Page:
New IAEA Chief Satisfied with Inspections Team Job

new chief of International Atomic Energy Agency, Rafael Grossi, said in an interview with Reuters that “to put deadlines for Iran might not be the best idea”
Grossi, a 58-year-old career diplomat from Argentina who worked as a senior IAEA official from 2010 to 2013, said he “already knows some of the main decision-makers in Iran.”
new chief of International Atomic Energy Agency, Rafael Grossi, said in an interview with Reuters that “to put deadlines for Iran might not be the best idea”

By Navid Felker

In his first day as new chief of International Atomic Energy Agency, Rafael Grossi, said in an interview with Reuters that “to put deadlines for Iran might not be the best idea” when asked how long he was willing to give Iran to provide an explanation that holds water on the particles of uranium that was processed but not enriched.

Tehran has so far failed to provide a satisfactory explanation for the uranium traces found by IAEA inspectors in a “secret atomic warehouse”.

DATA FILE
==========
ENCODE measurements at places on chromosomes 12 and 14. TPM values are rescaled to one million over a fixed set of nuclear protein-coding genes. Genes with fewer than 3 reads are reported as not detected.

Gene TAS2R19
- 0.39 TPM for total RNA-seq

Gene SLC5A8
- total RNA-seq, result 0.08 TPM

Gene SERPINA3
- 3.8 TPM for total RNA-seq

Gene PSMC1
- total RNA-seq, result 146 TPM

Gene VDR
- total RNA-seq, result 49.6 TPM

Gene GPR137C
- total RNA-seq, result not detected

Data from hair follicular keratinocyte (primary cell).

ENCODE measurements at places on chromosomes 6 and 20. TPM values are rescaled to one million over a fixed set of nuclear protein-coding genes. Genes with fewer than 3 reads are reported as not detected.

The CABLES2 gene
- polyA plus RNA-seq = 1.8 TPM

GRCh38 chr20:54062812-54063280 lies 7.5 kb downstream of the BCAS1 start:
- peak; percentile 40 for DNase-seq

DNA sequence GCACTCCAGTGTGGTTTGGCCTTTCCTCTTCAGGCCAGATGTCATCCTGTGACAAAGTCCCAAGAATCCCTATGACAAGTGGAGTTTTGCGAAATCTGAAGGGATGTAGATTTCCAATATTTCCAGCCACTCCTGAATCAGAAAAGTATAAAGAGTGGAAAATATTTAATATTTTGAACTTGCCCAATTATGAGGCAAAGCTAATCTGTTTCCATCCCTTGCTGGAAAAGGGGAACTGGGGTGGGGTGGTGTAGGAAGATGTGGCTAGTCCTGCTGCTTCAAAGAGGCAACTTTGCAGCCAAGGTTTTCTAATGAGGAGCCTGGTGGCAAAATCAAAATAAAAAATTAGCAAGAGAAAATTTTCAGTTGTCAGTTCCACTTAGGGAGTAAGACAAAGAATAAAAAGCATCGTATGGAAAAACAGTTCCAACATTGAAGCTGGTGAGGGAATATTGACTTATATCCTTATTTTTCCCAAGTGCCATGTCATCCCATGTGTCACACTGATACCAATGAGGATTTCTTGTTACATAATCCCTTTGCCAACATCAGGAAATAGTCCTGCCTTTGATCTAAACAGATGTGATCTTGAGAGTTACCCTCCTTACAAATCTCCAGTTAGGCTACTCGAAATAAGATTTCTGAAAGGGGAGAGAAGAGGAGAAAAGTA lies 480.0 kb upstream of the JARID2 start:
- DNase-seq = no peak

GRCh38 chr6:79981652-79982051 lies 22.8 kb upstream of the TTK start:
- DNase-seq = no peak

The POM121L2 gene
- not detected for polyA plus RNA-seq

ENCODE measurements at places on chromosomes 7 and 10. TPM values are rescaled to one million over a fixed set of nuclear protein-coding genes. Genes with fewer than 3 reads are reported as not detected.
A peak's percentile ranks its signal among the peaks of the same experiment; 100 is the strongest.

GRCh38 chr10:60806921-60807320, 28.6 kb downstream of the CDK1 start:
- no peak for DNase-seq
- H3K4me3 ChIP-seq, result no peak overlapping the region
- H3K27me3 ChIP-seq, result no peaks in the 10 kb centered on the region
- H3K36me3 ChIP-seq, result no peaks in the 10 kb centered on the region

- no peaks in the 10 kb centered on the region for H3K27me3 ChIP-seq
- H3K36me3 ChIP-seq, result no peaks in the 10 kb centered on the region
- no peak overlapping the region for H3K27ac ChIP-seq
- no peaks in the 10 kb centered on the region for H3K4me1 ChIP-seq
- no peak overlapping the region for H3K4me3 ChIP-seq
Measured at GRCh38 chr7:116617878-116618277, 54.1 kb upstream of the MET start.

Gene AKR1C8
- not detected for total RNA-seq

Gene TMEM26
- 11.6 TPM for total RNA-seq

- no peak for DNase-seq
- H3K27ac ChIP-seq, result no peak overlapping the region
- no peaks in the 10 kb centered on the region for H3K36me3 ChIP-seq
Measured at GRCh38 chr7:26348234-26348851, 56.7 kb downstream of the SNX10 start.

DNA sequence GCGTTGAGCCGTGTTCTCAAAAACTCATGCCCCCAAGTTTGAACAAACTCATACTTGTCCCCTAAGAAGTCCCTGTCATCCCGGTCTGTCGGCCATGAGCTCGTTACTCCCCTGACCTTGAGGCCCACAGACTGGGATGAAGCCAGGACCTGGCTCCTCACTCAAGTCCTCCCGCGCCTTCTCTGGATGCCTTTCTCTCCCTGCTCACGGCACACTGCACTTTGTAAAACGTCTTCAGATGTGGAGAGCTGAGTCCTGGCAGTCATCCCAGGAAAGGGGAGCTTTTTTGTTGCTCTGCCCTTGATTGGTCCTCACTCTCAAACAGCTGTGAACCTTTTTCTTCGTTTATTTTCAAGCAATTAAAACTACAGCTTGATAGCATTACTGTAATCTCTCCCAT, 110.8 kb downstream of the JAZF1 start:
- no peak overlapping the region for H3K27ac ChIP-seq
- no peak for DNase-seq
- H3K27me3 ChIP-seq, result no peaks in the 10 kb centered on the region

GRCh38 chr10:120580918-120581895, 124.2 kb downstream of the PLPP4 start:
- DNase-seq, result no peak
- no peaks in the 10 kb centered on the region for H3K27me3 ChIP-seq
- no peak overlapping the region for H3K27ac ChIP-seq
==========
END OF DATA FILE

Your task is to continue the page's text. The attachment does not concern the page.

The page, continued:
Grossi, a 58-year-old career diplomat from Argentina who worked as a senior IAEA official from 2010 to 2013, said he “already knows some of the main decision-makers in Iran.”

Grossi’s first challenge as IAEA is Iran.

In this regard it should be noted that Jalil Rahimi Jahan Abadi, member of Judicial and Legal Commission of Majles (Iranian Parliament), referring to a threat by France to implement the trigger mechanism against Iran, said, “It is possible that the question of Iran ‘s exit from JCPOA or revision in NPT membership might be considered in taking the fifth step to decrease commitments under the JCPOA because Iran and its economical situation due to sanctions is not the European priority.”

These remarks show new challenge in the Iran nuclear deal issue.

Last month, reports emerged that the Iranian regime had also expelled an IAEA inspector from its soil. This led to mounting tensions with the International Atomic Energy Agency.

In this regard Mr. Grossi told Reuters that he is “satisfied with the work the IAEA’s inspections team has been doing.”